Lynne Thigpen

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Lynne Thigpen
Thigpen as Miss Barrett in the 1989 dramatized biographical film Lean On Me
Born Cherlynne Theresa Thigpen
(1948-12-22)December 22, 1948
Joliet, Illinois, U.S.
Died March 12, 2003(2003-03-12) (aged 54)
Marina del Rey, California, U.S.
Cause of death Cerebral Hemorrhage
Resting place Elmhurst Cemetery,
(Joliet, Illinois)
Other names Lynne Richmond
Education University of Illinois at Urbana-Champaign
Occupation Actress
Years active 1971–2003
Awards 1992 Obie Award – (Boesman and Lena)
1997 Tony Award for Best Featured Actress in a Play – (An American Daughter)
1999 Obie Award – (Jar the Floor)

Cherlynne Theresa "Lynne" Thigpen (December 22, 1948 – March 12, 2003) was an American actress, best known for her role as "The Chief" in the various Carmen Sandiego television series from 1991-1997. For her varied television work, Thigpen was nominated for six Daytime Emmy Awards; she won a Tony Award in 1997 for portraying Dr. Judith Kaufman in An American Daughter.

Early life and education[edit]

Born in Joliet, Illinois, Thigpen obtained a degree in teaching. She taught English in high school briefly while studying theatre and dance at the University of Illinois.[citation needed]



Thigpen moved to New York City in 1971 to begin her career as a stage actress. She had a long and prolific theater career, and appeared in numerous musicals including Godspell, The Night That Made America Famous, The Magic Show, Working, Tintypes, and An American Daughter (for which she won her Tony Award for her portrayal of Dr. Judith Kaufman in 1997).


Her first feature film role was Lynne in Godspell (1973), co-starring opposite Victor Garber and David Haskell. She appeared notably as the omniscient Radio DJ in The Warriors (1979), and as Leonna Barrett, the mother of an expelled student in Lean on Me (1989), a story of famous American high school principal Joe Louis Clark. She had a role in Shaft (2000), alongside Samuel L. Jackson, as Carla Howard, the murder victim's mother. She also played the Second President of the World Congress in Bicentennial Man (1999). Her last film was Anger Management (2003), starring Adam Sandler and Jack Nicholson (which was released only a month following her death and paid tribute to her in the end credits).


Thigpen was perhaps best known for playing Luna in the television show, Bear in the Big Blue House as well as "The Chief" of the ACME Detective Agency in the long-running PBS children's geography game show Where in the World Is Carmen Sandiego?, which involves both education and comedy, and, on occasion, musical performance. She remained The Chief in the successor show, Where in Time is Carmen Sandiego?, but of ACME Time Net. She also appeared in many other television series during her career, most notably in a recurring role as Grace Keefer on the ABC daytime drama All My Children and a supporting role as Ella Mae Farmer, a crime analyst for the Washington, D.C. police department, on the CBS crime drama The District. She guest-starred in episodes of Gimme A Break!, L.A. Law, Law & Order, The Days and Nights of Molly Dodd, Homicide: Life on the Street, and Thirtysomething.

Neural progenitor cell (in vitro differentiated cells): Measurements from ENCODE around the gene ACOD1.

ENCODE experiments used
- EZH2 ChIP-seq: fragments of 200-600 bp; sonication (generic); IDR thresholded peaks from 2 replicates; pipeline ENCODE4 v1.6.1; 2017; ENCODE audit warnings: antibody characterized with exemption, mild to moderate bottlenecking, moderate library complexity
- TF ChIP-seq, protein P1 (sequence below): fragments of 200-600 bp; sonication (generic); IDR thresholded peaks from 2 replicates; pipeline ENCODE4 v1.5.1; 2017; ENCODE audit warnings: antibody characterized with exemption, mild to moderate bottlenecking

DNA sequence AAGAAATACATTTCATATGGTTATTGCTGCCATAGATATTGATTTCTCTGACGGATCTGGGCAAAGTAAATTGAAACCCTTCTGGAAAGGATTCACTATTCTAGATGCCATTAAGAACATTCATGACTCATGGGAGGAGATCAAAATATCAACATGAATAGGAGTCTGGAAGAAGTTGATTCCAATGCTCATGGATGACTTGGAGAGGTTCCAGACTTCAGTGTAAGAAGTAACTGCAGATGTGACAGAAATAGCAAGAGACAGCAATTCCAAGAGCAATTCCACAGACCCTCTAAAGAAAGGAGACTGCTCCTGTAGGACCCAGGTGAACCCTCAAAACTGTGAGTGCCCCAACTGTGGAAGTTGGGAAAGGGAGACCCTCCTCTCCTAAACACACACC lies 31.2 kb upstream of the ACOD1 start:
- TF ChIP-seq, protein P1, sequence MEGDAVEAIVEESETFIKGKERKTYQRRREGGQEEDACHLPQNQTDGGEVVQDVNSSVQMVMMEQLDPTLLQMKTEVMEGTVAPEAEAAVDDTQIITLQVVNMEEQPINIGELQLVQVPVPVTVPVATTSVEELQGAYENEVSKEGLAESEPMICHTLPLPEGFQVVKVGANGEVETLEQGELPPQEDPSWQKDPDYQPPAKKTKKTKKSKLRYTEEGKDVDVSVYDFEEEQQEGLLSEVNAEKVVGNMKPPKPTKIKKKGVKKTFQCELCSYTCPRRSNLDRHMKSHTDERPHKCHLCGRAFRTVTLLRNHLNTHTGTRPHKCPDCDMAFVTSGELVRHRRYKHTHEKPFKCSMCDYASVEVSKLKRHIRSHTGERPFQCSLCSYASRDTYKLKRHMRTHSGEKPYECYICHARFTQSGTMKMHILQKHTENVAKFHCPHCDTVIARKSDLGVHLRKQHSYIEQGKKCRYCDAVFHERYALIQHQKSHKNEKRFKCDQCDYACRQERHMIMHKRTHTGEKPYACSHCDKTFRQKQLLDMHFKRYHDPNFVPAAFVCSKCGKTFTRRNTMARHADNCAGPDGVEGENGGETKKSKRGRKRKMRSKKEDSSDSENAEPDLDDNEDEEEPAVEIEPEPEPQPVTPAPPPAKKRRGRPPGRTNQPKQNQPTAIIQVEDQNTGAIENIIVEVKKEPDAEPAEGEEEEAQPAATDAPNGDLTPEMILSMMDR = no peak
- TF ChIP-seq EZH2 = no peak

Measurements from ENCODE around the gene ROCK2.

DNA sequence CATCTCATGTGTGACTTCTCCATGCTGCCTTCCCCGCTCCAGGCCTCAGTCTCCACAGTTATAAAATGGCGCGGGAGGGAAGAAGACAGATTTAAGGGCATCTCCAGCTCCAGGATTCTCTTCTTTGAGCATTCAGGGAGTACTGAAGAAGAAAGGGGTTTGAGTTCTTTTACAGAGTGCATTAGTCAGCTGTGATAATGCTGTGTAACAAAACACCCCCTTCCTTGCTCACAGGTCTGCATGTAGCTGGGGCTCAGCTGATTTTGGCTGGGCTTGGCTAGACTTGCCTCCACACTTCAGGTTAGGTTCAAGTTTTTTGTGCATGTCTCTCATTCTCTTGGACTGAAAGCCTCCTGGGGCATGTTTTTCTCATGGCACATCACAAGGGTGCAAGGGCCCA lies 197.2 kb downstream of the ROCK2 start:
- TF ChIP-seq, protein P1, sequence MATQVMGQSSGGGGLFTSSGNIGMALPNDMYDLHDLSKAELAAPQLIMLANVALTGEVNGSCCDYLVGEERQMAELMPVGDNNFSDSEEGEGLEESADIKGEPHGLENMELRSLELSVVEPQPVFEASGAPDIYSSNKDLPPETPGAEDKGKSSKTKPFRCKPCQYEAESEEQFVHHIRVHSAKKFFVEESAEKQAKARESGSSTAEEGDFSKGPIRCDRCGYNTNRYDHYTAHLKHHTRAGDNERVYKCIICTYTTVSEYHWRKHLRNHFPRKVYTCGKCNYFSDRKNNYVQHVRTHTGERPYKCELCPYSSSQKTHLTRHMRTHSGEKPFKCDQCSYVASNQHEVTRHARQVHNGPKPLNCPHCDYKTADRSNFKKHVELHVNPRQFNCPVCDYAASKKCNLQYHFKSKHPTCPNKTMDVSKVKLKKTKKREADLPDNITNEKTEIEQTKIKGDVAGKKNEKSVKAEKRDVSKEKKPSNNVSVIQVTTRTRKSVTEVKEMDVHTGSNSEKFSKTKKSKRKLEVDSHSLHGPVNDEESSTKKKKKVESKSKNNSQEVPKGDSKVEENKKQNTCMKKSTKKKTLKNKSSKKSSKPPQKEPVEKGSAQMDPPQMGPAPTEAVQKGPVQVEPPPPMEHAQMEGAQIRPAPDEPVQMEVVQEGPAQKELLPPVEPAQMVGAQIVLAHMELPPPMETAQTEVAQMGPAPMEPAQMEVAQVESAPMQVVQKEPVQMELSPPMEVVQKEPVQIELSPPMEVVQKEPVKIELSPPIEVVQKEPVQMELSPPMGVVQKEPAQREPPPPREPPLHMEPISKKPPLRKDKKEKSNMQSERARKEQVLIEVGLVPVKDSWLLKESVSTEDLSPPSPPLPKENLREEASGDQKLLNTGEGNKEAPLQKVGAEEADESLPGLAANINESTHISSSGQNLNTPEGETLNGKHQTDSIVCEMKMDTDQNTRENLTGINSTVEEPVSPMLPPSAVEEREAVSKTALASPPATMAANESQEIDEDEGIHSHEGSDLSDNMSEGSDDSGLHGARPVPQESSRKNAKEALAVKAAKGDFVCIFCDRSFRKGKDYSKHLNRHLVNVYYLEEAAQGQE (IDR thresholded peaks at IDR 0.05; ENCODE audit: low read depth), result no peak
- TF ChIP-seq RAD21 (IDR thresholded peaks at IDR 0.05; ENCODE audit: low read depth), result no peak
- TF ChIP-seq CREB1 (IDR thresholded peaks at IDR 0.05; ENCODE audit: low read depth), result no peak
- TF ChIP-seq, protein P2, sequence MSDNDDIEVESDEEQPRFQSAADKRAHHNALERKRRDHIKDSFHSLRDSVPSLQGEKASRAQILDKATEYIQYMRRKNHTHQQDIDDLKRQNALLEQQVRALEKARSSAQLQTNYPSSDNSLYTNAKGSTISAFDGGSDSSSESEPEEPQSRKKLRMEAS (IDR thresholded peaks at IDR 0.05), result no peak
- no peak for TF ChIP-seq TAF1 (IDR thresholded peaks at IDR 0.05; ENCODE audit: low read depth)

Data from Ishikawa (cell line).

Audio productions[edit]

She appeared in radio skits of the Garrison Keillor program The American Radio Company of the Air.[1] Her voice was also heard on over 20 audio books, primarily works with socially relevant themes.[2]


Thigpen died of a cerebral hemorrhage on March 12, 2003[3] in her Marina del Rey, California home after complaining of headaches for several days. Drugs and foul play were ruled out by the coroner's autopsy, which found "acute cardiac dysfunction, non-traumatic systemic and spontaneous intraventricular hemorrhage and hemorrhage in the brain." She was entombed next to her parents at Elmhurst Cemetery in her hometown, Joliet, Illinois.

Response and legacy[edit]

When Thigpen died, the Season 3 finale of The District had a tribute to her character, Ella Mae Farmer.[citation needed]

Thigpen's death also led to a three-year hiatus of Bear in the Big Blue House,[citation needed] and a planned film version of Bear was put on hold. Two years after Thigpen's death, Bear star, Tara Mooney, who played the character Shadow, stated in an interview with Ray D'Arcy on Today FM, "The crew's hearts just weren't in it anymore".[citation needed]

Thigpen was posthumously nominated for a Daytime Emmy Award for voicing Luna the moon in Bear in the Big Blue House, but she lost to Jeff Corwin.[citation needed]

Thigpen's friends and family established a non-profit foundation, The Lynne Thigpen - Bobo Lewis Foundation, to help young actors and actresses learn how to survive and succeed in New York theater and to mentor the next generation of Broadway stars.[citation needed]

Her final film, Anger Management (2003), was dedicated to her memory.

Also, Lynne Thigpen Elementary School in her hometown (Joliet, IL) was named in her honor.[4]



  • Godspell: 1973
  • The Night That Made America Famous: 1975
  • The Magic Show: 1976
  • Working
  • But Never Jam Today 1979
  • Tintypes: 1980-81
  • August Wilson's Fences: 1988
  • Athol Fugard's Boesman and Lena: Obie award, 1992
  • A Month of Sundays
  • Wendy Wasserstein's An American Daughter:1996-7 (Tony Award 1997)
  • Jar the Floor
  • Playhouse Disney Live on Stage!/Bear in the Big Blue House Live on Stage as Luna the Moon






Awards and honors[edit]

  • Lynne Thigpen Elementary School, Joliet, IL[4]


  1. ^ "A Prairie Home Companion Timeline". July 6, 1974. Retrieved January 29, 2013. 
  2. ^ "Muppet Central Articles - Tributes: Lynne Thigpen". March 13, 2003. Retrieved January 29, 2013. 
  3. ^ The Associated Press (March 14, 2003). "Lynne Thigpen, Actress in CBS's 'District,' Dies at 54". New York Times. Retrieved February 4, 2014. 
  4. ^ a b "Lynne Thigpen School". Retrieved January 29, 2013. 

External links[edit]